Even crazier, every class and faction configuration will have its own storyline. Lead writer on the project Daniel Ericson even claimed that his latest progeny could feasibly be played like a single-player RPG. There's that much story.
“If you’re a BioWare fan, you’re going to get everything you ever imagined from an extension of KOTOR,” he said.
We couldn't want this any more if it came with a ticket to beautiful women and infinite money island**. How about you?
*The alt fires are lightsabers and Hayden Christensen.
Being a blight upon the 99.8% of the gaming industry that enjoys making money, it's not too surprising that piracy has a place at gaming's Bad Guy table, where maniacal cackles flow freely and glasses are always half-empty. However, when one of PC gaming's great beneficiaries, the PC Gaming Alliance says piracy isn't so bad -- just misunderstood -- well, jaws drop.
That's exactly what happened when we heard about PCGA Pres. Randy Stude's plan to plant a money tree in piracy's apparently fertile soil.
"Let's monetize every one of those pirates, and let's advertise the hell out of them," Stude told Gamasutra.
Fearing that the big cheese had finally snapped, we nearly missed his explanation, wherein he said that such monetization should be "blatant." For instance, he noted, developers could plaster six times the number of in-game ads around unauthenticated versions of a game. The end result: pirates get an "inferior" version of a game, while developers rake in cash from ads.
"Don't throw [pirates] off [of the server], but show an ad every time a new level loads. The [paying customer] gets a billboard, a passive, less-aggressive ad than [pirates] are going to get," Stude added, demonstrably sane.
So those of you who play but don't pay, if Stude's grandiose plan were enacted, would you willfully download Far Cry 2: Viagra Blue Edition, or would you finally change your ways?
We'd slay zombies all day just for the heck of it, but turns out you can earn some sweet rewards for putting down the undead. Steam (and Xbox 360) achievement points, to be exact. Valve Software has hooked us up with the official full list of Left4Dead's 50 game achievements, which can be earned on both the Survivor and Infected side (in Versus mode). Among our favorites in the list? "Zombie Genocidest", which requires that we kill 53,595 common infected zombies, and "101 Cremations", which you earn by setting 101 infected on fire with the molotov cocktail. Hit the jump for the full list!
Edit: There are actually only 50 achievements, not 52.
Get your fedora hat, gas up your Weird Edsel, and practice avoiding all sorts of untimely deaths, because we're about to take you on a whirlwind tour of some of the most fun freeware adventure games you can find. It feels like there's never a shortage of freeware adventure titles on the ol' Internet. But it's definitely a little tricker to dial down and find the games that are worth playing--especially in the adventure genre, where the first three to five minutes of gameplay can greatly affect your interest in going through the rest of a game's storyline.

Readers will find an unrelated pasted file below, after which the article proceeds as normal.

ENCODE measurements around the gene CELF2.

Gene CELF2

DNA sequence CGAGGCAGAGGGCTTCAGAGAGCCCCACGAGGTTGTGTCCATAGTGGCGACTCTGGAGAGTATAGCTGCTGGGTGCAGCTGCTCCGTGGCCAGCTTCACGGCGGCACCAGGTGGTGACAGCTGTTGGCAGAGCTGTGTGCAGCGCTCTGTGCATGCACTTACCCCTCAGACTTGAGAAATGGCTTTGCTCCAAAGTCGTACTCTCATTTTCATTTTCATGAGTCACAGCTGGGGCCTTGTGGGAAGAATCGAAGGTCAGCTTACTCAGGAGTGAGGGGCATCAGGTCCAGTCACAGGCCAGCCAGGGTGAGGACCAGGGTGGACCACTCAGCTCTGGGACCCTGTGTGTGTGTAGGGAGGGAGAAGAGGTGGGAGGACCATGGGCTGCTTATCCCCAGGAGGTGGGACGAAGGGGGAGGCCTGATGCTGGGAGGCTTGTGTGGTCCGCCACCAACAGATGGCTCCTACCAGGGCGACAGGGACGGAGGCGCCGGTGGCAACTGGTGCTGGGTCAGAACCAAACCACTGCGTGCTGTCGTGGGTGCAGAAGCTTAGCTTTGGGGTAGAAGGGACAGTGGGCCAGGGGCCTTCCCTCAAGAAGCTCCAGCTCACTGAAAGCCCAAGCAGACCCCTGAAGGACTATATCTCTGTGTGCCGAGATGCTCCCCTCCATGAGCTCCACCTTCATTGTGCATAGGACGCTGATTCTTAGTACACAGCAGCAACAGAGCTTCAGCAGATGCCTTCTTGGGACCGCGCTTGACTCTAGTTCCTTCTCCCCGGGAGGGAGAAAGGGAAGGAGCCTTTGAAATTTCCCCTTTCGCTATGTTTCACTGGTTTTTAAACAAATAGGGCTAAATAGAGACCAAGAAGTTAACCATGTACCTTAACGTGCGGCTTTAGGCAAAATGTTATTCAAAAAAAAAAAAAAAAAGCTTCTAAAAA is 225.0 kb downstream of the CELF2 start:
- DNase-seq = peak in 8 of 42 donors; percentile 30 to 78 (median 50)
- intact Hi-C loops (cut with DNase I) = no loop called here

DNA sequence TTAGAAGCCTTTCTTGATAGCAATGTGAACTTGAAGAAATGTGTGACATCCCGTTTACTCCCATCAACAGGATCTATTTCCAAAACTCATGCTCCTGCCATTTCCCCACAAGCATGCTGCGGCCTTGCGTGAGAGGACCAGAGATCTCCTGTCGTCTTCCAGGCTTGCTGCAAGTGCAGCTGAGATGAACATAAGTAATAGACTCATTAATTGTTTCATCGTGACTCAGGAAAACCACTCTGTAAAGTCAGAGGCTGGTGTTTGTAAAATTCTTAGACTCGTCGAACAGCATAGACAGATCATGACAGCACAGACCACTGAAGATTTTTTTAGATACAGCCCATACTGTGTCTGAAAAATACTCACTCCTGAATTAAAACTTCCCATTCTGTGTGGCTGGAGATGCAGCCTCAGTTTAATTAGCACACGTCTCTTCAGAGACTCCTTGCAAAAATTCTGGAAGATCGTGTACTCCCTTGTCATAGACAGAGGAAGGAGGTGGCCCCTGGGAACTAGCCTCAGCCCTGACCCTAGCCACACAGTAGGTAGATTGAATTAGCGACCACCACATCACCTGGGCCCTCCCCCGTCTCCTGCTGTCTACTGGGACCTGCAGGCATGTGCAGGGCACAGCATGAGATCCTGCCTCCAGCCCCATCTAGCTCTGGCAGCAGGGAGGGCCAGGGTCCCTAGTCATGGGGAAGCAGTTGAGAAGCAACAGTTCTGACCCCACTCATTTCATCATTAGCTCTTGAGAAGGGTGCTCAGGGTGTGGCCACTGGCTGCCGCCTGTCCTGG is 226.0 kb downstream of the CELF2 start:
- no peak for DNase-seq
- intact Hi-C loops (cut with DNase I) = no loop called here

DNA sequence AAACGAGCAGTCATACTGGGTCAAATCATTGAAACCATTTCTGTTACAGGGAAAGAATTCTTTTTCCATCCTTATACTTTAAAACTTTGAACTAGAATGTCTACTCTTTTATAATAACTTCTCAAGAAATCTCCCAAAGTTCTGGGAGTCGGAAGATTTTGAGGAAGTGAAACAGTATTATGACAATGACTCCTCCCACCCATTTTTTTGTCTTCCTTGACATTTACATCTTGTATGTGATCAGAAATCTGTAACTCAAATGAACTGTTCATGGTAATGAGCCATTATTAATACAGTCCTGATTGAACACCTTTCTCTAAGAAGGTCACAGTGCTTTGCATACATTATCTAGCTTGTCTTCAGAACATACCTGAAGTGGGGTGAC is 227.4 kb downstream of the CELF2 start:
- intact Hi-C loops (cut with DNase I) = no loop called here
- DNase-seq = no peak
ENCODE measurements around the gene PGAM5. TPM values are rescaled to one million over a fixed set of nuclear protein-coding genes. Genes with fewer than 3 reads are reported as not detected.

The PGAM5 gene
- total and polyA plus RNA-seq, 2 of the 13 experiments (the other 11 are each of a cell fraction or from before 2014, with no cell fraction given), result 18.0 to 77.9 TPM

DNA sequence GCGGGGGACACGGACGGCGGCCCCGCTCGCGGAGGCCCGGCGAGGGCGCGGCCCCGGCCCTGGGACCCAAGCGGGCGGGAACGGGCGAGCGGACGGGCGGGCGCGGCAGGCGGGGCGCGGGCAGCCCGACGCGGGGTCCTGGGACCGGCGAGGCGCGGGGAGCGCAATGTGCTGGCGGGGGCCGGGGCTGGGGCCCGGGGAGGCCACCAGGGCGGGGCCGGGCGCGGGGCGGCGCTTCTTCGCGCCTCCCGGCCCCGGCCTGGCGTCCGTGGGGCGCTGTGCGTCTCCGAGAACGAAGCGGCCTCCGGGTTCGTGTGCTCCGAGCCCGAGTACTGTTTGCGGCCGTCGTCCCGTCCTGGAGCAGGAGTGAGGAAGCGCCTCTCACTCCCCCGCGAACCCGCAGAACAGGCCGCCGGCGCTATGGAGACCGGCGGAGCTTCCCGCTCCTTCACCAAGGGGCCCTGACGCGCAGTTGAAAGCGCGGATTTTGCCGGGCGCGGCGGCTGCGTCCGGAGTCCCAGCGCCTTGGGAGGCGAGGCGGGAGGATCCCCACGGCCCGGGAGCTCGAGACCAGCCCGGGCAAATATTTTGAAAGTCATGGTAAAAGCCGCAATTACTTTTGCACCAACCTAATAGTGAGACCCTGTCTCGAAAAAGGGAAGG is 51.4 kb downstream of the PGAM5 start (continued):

We've hand-picked five adventure games that you need to slap on to your hard drive this instant. Check out our comprehensive list, including details and screenshots, after the jump!
(Yes, PC gaming news has been kind of WAR-heavy lately. For those who don't play WAR, and can only wonder what it's good for, skip to the bottom of this article for something fun.)
Warhammer Online may be on a collision course with Blizzard's 18-wheeler, WoW: Wrath of the Lich King, but Mythic doesn't plan to flinch out of this game of information super highway chicken.
"Let’s start with what we know is some truly exciting news. I’m happy to announce that in December, the Black Guard and the Knight of the Blazing Sun will officially be part of WAR," said Mythic CEO Mark Jacobs in his first Warhammer State of The Game.
"When they were cut from the game launch plans earlier this year, I said that the Black Guard and the Knight would be part of WAR only when they were great and deserved their place alongside all of WAR’s other compelling classes."
"I also said that we would not charge any additional fees for this new content or put it in a separate expansion pack; that’s not how we operate. We’ve kept to that plan and with the introduction of these two classes, Mythic shows that once again we are happy to keep giving players more value for their subscription dollars than any other MMORPG developer."
New classes? For free? Sure, the classes were set to be in the original game, but we're pretty ok with this.
As per usual, the NPD Group kept its giant, cyclopian eye glued to videogame sales for the month of September*. However, as per never before, the Group also decided to compile its weekly retail PC game sales into a colossal monthly communion, full of surprises and intrigue.
Hot Wheels: Beat That set the standard for September, issuing forth a challenge to all other games. 17 games did, in fact, beat that, with at least two unquestionably better games also beating it, but in reverse.
Spore and Warhammer Online: Age of Reckoning took top honors, selling 406,000 and 274,000 units respectively. NPD, sadly, did not divulge digits for any more of the 20 games listed.
It should also be noted that NPD only covers retail sales, so any sales generated by Steam, Direct 2 Drive, or other such outlets do not count.
PC Game Sales (September)
1. Spore / EA Maxis / $50 (Average) 2. Warhammer Online: Age of Reckoning / EA Mythic / $49 (Average) 3. The Sims 2 Apartment Life Expansion Pack / EA Maxis / $30 (Average) 4. Warhammer Online: Age of Reckoning Collector's Edition / EA Mythic / $80 (Average) 5. Spore Galactic Edition / EA Maxis / $79 (Average) 6. World Of Warcraft: Battle Chest / Blizzard / $37 (Average) 7. Crysis Warhead / Crytek (Publisher: EA) / $29 (Average) 8. The Sims 2 Double Deluxe / EA Maxis / $30 (Average) 9. World Of Warcraft / Blizzard / $20 (Average) 10. Spore Creature Creator / EA Maxis / $10 (Average) 11. World Of Warcraft: Burning Crusade / Blizzard / $28 (Average) 12. Civilization IV: Colonization / Firaxis / $29 (Average) 13. Warcraft III Battle Chest / Blizzard / $39 (Average) 14. Civilization IV / Firaxis / $27 (Average) 15. The Sims 2 IKEA Home Stuff Expansion / EA Maxis / $20 (Average) 16. Diablo Battle Chest / Blizzard / $39 (Average) 17. StarCraft Battle Chest / Blizzard / $20 (Average) 18. Hot Wheels: Beat That / Activision / $15 (Average) 19. Crysis / Crytek (Publisher: EA) / $38 (Average) 20. S.T.A.L.K.E.R.: Clear Sky / GSC Game World / $39 (Average)
Jump past the break for overall software sales, with games included. (Exciting preview: Apple fails.)